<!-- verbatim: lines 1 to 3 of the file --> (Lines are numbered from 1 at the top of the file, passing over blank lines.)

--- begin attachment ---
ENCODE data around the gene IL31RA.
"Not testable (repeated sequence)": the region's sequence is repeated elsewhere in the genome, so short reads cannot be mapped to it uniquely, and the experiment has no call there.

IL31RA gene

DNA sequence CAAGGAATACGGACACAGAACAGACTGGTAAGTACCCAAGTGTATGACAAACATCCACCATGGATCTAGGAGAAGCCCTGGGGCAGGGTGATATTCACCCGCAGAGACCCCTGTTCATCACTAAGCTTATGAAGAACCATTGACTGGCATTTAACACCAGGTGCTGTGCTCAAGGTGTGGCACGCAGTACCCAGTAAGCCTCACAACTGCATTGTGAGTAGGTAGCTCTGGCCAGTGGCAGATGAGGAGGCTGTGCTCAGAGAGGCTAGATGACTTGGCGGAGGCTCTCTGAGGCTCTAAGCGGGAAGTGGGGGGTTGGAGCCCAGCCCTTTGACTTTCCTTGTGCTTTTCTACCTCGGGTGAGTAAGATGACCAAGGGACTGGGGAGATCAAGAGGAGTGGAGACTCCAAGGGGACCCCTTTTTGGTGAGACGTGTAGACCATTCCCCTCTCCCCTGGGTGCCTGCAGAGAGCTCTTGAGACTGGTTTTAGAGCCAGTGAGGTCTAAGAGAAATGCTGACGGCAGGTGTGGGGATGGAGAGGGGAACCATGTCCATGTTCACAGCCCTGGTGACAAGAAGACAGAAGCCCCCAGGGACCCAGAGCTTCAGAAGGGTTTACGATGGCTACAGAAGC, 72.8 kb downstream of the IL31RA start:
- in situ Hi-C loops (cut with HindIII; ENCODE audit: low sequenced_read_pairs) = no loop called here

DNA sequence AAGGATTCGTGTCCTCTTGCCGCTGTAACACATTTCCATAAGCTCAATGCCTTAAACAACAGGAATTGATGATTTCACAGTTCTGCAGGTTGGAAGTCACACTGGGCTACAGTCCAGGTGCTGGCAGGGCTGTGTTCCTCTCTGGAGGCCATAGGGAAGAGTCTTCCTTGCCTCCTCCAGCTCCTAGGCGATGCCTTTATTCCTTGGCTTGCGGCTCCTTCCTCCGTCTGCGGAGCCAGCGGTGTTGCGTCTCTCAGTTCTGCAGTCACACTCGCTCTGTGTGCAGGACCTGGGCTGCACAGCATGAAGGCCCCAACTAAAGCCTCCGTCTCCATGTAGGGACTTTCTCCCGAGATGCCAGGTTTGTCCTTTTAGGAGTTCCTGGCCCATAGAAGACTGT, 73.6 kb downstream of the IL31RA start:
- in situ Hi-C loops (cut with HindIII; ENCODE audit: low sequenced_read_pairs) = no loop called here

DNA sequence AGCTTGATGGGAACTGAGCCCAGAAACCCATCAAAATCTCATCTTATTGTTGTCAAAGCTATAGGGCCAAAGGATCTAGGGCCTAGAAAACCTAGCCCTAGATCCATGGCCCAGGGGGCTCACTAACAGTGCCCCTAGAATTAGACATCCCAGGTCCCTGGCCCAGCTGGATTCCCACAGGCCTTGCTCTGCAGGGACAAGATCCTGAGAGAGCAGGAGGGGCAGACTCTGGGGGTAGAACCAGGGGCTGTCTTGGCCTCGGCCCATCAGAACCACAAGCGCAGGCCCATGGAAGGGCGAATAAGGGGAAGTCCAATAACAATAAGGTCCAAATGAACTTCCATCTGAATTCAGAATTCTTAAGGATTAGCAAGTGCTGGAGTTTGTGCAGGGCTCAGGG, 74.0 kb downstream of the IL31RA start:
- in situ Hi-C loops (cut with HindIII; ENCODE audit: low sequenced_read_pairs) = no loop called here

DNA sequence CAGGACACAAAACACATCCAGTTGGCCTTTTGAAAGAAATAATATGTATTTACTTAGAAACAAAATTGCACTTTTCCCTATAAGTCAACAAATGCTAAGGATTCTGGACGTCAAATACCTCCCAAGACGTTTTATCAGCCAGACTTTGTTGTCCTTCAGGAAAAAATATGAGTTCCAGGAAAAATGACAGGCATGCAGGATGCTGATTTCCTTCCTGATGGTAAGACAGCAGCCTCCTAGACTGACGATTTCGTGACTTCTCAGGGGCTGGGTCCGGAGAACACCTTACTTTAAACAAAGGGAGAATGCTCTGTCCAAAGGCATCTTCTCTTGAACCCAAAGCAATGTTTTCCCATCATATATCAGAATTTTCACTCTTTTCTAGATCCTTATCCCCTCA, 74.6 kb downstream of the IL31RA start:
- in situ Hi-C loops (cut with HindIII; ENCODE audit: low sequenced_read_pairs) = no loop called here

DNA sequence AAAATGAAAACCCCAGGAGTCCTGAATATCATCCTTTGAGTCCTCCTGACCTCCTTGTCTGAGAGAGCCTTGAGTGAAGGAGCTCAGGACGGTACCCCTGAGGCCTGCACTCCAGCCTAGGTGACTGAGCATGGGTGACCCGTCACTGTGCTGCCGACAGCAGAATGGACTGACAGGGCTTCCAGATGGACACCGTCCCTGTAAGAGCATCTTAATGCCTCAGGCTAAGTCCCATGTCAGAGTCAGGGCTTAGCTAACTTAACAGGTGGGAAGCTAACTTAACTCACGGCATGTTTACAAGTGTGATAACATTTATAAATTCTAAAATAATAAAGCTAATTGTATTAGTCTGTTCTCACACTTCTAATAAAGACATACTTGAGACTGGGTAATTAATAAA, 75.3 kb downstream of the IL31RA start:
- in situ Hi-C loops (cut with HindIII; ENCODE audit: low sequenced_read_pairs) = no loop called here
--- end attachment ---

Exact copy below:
ENCODE data around the gene IL31RA.
"Not testable (repeated sequence)": the region's sequence is repeated elsewhere in the genome, so short reads cannot be mapped to it uniquely, and the experiment has no call there.

IL31RA gene